Tennant Schultz McWilliams
Tennant Schultz McWilliams, longtime Dean of the School of Social and Behavioral Sciences at the University of Alabama in Birmingham and a widely published Southern historian, died in Fairhope, Alabama on October 23, 2023. His death after a short illness followed the month of the publication of his latest book, “Dixie Heretic: The Civil Rights Odyssey of Renwick C. Kennedy” on September 23, 2023 by the University of Alabama Press.
His earlier work, “New Lights in the Valley: The Emergence of U.A.B.” was hailed as a major contribution to the study of urban universities and their transforming impact on American cities. As a UAB professor and administrator, he was part of that transformative process in his birthplace for 33 years, recruiting scholars whose work reflected his interests in the rigorous, open-minded study of history, politics and civil rights.
His gifts as a charismatic lecturer and riveting conversationalist earned him a nationwide network of professional associates and made him a central figure in an enduring personal circle dating back to his student days at Indian Springs School and Birmingham Southern College. In retirement, he and his wife, Susan Johnson McWilliams, a former administrator at UAB, were active members of the civic and artistic communities in Fairhope, Alabama.
Tennant (Ten) who was 80, was born on September 12, 1943 to the late Richebourg Gaillard McWilliams and Dorothy Schultz McWilliams, descendants respectively of pioneering families in Wilcox County and Mt. Brook, Alabama. His father was a legendary presence at Birmingham Southern College and the University of South Alabama, and his translations of the exploratory journals of Bienville and d’lberville remain seminal documents about the founding of Mobile and New Orleans.
Tennant inherited from his parents their passion for education and their zest of social celebration, progressive causes and networking across a broad cross section of Alabama life. An active outdoorsman and gifted tennis player at BSC, Tennant was perhaps happiest at the McWilliams historic home at Oak Hill, Alabama. His early experiences there inspired his lifelong interest in the sociology of the Alabama Black Belt, which in turn led to his scholarship about Reverend Kennedy’s path-finding role in bringing the historic Black community of Gee’s Bend to nation attention.
Tennant was a 1965 history major at Birmingham Southern College, where he was a member of Sigma Alpha Epsilon fraternity. He secured his MA at the University of Alabama in Tuscaloosa in 1967 and the PhD in diplomatic history at the University of Georgia in 1973. In developing his trademark style of combining a vivacious social life and industrious study, he followed his father’s example, but cut his own path in exploring the role of Alabamians in foreign affairs. In addition to his Kennedy biography and his history of UAB, he published widely in professional journals, and pursued his interest in unique Southern personalities in four books of original scholarship, “The Chaplain’s Conflict: Good and Evil in a War Hospital, 1943-45,” “Hannis Taylor, the New Southerner as an American,” “A New Day Coming, Alabama and the Problem of Change, 1877-1920” in 1978 and “The New South Faces the World; Foreign Affairs and the Southern Sense of Self, 1877-1950,” 1988.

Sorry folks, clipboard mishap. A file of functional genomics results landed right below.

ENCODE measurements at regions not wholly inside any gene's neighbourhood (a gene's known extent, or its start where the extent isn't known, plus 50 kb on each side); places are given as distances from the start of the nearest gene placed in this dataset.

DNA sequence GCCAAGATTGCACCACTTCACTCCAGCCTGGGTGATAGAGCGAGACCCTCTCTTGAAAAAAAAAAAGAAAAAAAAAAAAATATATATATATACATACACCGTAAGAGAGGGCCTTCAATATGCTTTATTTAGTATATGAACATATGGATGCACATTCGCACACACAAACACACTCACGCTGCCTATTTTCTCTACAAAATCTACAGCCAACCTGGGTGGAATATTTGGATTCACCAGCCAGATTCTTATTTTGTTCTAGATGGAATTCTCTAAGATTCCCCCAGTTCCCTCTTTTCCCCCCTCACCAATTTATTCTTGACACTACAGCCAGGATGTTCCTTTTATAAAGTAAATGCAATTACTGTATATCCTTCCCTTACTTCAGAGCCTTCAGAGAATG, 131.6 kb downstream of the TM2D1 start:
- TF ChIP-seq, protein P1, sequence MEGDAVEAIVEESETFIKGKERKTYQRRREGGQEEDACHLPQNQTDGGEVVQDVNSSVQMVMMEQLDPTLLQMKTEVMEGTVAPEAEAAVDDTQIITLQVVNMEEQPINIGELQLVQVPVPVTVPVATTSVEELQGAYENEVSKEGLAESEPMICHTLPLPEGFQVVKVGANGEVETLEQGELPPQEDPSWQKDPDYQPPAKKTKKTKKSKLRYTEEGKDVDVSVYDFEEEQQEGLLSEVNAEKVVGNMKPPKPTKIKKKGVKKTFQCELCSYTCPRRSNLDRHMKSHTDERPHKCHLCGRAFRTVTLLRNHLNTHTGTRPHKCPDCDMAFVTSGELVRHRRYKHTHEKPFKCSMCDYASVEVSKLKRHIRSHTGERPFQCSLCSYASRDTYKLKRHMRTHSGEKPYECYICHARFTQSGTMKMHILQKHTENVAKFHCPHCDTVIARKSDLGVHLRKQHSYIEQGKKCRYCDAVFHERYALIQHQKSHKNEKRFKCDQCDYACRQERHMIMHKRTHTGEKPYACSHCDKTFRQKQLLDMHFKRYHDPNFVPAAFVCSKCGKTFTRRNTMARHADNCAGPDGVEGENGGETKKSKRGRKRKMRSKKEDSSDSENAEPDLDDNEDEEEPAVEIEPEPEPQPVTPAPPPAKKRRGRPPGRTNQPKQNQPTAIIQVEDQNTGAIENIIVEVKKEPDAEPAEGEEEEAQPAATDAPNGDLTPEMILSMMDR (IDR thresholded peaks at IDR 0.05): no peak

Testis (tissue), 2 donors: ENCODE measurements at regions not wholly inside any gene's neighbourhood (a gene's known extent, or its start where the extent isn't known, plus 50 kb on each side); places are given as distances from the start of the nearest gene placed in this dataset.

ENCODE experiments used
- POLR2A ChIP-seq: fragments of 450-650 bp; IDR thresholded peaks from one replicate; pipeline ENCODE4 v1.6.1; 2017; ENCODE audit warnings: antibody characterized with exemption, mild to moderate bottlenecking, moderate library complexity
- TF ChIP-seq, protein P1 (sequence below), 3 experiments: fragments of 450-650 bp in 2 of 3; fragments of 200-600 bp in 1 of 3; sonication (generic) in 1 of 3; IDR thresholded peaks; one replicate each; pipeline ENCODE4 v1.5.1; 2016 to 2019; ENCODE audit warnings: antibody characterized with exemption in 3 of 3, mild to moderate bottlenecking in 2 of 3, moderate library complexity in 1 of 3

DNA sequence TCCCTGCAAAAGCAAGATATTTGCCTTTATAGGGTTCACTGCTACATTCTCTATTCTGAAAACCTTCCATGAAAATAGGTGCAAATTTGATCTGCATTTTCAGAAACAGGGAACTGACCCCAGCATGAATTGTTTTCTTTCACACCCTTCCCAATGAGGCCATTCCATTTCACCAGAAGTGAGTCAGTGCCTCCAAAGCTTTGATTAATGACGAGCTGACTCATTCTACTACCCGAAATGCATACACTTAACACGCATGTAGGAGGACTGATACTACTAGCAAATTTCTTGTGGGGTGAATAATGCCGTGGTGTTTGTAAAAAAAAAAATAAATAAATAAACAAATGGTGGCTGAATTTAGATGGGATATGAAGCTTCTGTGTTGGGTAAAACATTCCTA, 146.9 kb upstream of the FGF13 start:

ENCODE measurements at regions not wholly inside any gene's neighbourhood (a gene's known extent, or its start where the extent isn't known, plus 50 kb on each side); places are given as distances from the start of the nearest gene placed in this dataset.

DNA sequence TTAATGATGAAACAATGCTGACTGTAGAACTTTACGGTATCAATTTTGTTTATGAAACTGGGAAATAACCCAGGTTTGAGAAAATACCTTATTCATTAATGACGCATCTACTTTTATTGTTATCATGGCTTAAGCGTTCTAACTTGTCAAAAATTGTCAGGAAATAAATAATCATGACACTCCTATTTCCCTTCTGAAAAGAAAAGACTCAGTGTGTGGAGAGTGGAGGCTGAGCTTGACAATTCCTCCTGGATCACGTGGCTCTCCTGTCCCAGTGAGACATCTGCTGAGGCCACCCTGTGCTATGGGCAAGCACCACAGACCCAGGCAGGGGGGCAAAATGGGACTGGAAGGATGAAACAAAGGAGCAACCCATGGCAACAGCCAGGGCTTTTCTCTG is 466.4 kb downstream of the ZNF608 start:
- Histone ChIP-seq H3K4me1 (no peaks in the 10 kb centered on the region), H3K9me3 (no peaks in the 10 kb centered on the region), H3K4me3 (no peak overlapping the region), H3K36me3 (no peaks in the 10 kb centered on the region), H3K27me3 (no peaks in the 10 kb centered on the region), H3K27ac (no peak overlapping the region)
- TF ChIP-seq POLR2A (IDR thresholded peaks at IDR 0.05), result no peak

Tennant’s vivid personality made him a sought-after companion for cultural and wine explorations in France and fishing adventures that took him from the surf of his beloved St. George Island, Florida to the bonefish flats of the Bahamas and Christmas Island in the South Pacific. On suitable occasions he also pursued with a cluster of college classmates the perfect Martini and the perfect half-shell oyster. “Ten” will most be remembered for his ability to make lasting friendships easily from all walks of life; his love of students; his affection for Rennes, devoted canine companion which predeceased him this summer, his patience and kind nature and generosity towards everyone, and ‘his devotion to his soulmate of 26 years, Susan.
Tennant is survived by his wife Susan; his brothers Richebourg (Jane) of Tallahassee, Florida and Burk (Cheryl) of Birmingham; his children Lauren Lanier Wainwright (mother Paige Wainwright) and Danielle and Jason Vacca McWilliams; his brother-in-law John O’Brien (Joanna) of Houston, Texas; his sister-in law Leanne Johnson Wilson of New Bern, NC; his nephews Vaughn McWilliams (Callan) and Thomas McWilliams (Rebecca); his nieces Evan Pollock (Derek), Katherine Lisenby (Chris), Mary Martha Parisher (Gary) and Katy Carter; and numerous great nephews and nieces.
A memorial service is planned for November 1 at 11:00 am at St. Alban’s Episcopal Church in Hoover Alabama. Friends will gather for a private celebration afterward at the Galley and Garden Restaurant in Birmingham’s Southside restaurant district. He will be interred near his parents in Elmwood Cemetery.
Memorial Contributions may be made to: Indian Springs School, Indian Springs, Alabama or the charity of your choice.